Feb 7, 2013
Counting the Least of Us
Common Ground Santa Barbara conducts its second homeless survey
Ask any outreach worker what it takes to move an unhoused person from a shelter or street existence into a home, and they will answer that it takes not only perseverance and patience but luck — the bureaucratic stars have to align. Housing voucher applications require valid birth certificates and other documents, like military discharge papers. Disability and social security applications also require specific signoffs and hoops to be hurdled through. There are credit checks and background checks, which for most homeless persons, will hardly be endorsing. No wonder so many give up.
With all the credibility of the Housing Authority behind her, and a reputation for getting things done, Villarreal Redit got a uniquely positive response. Dubbed the Housing Placement Working Group, the more people of stature began to attend, people like David Lennon and Housing Authority Deputy Executive Director Rob Fredericks, the more others wanted to. Today, as many as 30 people show up for the meetings, either in person or via conference call. Staff from the county Housing Authority participate, as do staff from the county departments of Social Services; Alcohol, Drug and Mental Health Services; and Public Health; as well as Veterans Affairs reps; folks from Peoples’ Self-Help Housing; Community Housing Corporation; Casa Esperanza; the Rescue Mission; and more.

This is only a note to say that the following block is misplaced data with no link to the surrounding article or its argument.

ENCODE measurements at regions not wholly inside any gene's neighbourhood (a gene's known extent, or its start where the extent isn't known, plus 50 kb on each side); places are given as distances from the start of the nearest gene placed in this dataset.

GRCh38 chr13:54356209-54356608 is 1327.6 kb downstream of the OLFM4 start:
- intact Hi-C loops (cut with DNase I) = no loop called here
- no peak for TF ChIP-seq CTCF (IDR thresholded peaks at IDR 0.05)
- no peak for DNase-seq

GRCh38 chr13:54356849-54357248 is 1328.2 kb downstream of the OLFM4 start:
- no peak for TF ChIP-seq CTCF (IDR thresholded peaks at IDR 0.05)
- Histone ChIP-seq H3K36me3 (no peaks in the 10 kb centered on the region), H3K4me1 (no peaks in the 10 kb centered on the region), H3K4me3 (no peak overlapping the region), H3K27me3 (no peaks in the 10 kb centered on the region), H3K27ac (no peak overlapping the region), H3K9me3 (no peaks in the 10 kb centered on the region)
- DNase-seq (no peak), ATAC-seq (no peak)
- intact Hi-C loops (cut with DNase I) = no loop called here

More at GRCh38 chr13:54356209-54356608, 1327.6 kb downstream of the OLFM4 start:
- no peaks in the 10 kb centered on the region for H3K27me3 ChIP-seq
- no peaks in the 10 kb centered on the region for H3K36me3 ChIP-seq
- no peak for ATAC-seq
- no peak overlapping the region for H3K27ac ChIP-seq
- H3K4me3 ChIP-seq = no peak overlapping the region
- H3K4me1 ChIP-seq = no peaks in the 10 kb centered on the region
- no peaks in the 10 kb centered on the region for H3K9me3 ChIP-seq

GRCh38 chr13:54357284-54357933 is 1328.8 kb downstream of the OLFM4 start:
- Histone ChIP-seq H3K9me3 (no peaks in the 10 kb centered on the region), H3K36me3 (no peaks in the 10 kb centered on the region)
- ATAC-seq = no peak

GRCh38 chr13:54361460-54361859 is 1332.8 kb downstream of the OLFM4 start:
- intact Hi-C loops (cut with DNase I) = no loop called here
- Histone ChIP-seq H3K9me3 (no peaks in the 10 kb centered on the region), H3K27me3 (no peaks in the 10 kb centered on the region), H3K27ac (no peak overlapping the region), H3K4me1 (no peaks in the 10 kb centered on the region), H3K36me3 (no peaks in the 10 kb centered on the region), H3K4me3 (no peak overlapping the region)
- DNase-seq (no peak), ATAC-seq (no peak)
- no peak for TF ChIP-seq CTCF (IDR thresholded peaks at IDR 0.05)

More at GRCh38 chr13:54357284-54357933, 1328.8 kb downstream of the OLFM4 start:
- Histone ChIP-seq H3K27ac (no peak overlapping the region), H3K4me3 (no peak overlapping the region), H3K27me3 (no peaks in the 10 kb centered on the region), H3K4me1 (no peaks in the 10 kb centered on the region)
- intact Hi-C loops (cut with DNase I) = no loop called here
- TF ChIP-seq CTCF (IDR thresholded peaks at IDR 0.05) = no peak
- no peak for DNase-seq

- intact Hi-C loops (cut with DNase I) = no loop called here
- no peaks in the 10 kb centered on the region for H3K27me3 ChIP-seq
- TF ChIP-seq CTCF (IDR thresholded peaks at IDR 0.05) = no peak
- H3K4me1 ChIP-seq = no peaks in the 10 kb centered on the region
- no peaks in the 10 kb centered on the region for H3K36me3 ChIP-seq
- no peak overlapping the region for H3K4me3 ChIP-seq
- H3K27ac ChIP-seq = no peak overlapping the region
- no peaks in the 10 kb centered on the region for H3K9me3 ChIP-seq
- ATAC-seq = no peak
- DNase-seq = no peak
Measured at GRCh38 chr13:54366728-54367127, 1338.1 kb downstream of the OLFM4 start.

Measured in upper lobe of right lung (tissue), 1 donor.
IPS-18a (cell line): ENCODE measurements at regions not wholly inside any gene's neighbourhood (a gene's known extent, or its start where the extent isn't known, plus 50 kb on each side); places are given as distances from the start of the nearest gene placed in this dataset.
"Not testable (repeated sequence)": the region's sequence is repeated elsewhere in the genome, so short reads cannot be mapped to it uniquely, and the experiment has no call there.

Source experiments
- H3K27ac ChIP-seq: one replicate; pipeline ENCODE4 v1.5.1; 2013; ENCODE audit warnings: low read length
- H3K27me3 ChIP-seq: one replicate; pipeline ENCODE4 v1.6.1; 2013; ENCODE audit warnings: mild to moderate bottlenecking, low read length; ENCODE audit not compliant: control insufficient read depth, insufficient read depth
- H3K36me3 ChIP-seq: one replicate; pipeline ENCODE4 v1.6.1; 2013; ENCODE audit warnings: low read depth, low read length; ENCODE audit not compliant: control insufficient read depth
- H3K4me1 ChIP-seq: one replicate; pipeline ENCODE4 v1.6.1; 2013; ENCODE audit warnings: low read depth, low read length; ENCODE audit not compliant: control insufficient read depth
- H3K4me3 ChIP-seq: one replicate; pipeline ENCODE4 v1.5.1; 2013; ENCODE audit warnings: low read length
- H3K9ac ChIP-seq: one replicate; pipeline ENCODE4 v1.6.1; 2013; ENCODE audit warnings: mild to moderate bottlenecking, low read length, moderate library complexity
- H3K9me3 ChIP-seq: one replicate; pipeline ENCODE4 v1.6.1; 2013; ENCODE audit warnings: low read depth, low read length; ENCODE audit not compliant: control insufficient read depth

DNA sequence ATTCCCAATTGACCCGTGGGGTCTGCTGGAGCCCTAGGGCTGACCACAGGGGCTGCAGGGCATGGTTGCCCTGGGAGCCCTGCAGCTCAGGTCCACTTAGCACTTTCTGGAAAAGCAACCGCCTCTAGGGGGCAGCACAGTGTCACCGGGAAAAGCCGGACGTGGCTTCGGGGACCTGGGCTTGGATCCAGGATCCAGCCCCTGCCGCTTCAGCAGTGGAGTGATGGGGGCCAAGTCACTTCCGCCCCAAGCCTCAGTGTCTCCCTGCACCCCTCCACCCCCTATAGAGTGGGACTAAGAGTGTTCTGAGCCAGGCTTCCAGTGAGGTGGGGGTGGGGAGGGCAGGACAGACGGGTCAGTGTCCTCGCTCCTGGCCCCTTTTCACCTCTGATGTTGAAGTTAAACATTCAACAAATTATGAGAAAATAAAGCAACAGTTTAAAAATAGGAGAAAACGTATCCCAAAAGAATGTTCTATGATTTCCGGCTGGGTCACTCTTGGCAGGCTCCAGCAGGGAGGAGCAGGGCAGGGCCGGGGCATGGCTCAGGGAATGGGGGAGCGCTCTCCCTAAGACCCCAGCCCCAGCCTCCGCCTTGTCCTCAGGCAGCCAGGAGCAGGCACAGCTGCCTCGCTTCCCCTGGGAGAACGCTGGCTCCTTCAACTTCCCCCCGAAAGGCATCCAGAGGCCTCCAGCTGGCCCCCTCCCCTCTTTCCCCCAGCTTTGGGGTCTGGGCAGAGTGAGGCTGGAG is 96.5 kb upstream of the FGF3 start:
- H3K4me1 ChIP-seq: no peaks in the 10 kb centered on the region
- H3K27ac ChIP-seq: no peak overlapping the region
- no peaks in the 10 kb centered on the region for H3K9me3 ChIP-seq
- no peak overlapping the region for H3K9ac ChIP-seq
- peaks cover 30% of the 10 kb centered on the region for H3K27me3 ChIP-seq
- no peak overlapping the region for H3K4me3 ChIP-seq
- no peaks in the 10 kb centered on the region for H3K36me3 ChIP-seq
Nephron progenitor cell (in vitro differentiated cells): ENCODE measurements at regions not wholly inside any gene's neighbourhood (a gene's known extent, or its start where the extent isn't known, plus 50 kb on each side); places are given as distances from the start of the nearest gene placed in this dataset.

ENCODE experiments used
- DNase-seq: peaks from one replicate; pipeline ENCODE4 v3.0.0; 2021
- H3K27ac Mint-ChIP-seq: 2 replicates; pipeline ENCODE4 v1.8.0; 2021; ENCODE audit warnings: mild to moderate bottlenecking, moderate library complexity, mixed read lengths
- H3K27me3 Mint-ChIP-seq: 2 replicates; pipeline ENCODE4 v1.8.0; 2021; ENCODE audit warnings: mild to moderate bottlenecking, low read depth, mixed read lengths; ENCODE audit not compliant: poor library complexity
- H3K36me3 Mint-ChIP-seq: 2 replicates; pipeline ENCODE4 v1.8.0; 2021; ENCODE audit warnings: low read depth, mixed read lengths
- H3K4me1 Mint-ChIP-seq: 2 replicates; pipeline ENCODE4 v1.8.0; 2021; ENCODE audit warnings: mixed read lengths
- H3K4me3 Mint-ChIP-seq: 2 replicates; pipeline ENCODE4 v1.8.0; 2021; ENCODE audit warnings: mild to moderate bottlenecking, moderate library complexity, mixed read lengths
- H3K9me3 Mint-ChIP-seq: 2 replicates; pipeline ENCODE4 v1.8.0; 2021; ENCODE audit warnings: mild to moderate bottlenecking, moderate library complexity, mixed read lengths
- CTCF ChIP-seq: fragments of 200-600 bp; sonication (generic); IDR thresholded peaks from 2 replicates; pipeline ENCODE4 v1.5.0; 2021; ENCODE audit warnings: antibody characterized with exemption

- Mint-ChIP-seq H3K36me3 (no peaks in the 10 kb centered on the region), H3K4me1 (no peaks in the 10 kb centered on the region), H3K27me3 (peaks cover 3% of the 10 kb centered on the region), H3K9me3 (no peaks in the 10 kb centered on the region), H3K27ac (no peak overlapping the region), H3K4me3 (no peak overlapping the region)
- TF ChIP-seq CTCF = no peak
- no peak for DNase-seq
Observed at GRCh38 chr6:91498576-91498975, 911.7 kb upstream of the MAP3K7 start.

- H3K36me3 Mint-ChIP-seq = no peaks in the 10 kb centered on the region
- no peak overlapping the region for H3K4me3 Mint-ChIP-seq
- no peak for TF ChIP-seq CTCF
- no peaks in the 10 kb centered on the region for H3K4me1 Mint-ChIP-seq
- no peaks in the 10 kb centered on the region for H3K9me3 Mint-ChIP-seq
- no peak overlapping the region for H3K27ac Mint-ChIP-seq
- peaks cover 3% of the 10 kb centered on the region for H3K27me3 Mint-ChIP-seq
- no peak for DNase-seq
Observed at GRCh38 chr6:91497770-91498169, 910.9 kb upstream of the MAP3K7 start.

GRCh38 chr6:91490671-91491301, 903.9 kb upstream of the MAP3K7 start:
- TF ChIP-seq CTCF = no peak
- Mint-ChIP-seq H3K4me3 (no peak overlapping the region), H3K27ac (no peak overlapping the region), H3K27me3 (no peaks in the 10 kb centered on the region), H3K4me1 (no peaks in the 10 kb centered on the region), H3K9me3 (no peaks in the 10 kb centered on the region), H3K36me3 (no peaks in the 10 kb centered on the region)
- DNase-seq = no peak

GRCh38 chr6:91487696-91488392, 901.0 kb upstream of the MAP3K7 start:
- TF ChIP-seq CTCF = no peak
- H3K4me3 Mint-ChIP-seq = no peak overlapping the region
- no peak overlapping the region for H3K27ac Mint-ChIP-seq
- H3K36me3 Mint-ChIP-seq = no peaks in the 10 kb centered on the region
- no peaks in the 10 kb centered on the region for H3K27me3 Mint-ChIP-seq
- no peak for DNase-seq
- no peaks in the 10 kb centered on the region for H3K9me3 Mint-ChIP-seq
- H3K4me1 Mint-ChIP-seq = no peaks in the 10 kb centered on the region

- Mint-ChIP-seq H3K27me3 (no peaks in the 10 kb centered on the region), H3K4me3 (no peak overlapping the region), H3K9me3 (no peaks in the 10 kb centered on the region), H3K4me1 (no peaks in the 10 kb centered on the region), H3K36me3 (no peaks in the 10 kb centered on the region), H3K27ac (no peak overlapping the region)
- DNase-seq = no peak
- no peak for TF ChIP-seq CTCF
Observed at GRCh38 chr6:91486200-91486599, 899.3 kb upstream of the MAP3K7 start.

The group has been so effective at coordinating the elements of placement that the 100,000 Homes Campaign — which innovated the “Street to Home” system in Times Square in 2005 — took note. Last year, the campaign decided to study six cities that were using the Vulnerability Index as a tool to house their chronically homeless. Santa Barbara was one of the six. “There were several things we saw in Santa Barbara,” said Paul Howard, the 100,000 Homes’ data guru. “One of them is this [Housing Placement Working Group] that gets together twice a month to systematically remove barriers to getting these people into housing … It could be happening in other places, but we haven’t seen it.”
Most public housing authorities are brought kicking and screaming to the table if they come to the table at all, Howard said. But both Santa Barbara’s city and county housing authorities have amended their Section 8 administrative plans — which govern how federal housing vouchers are distributed — so that a percentage will be set aside for the chronically homeless.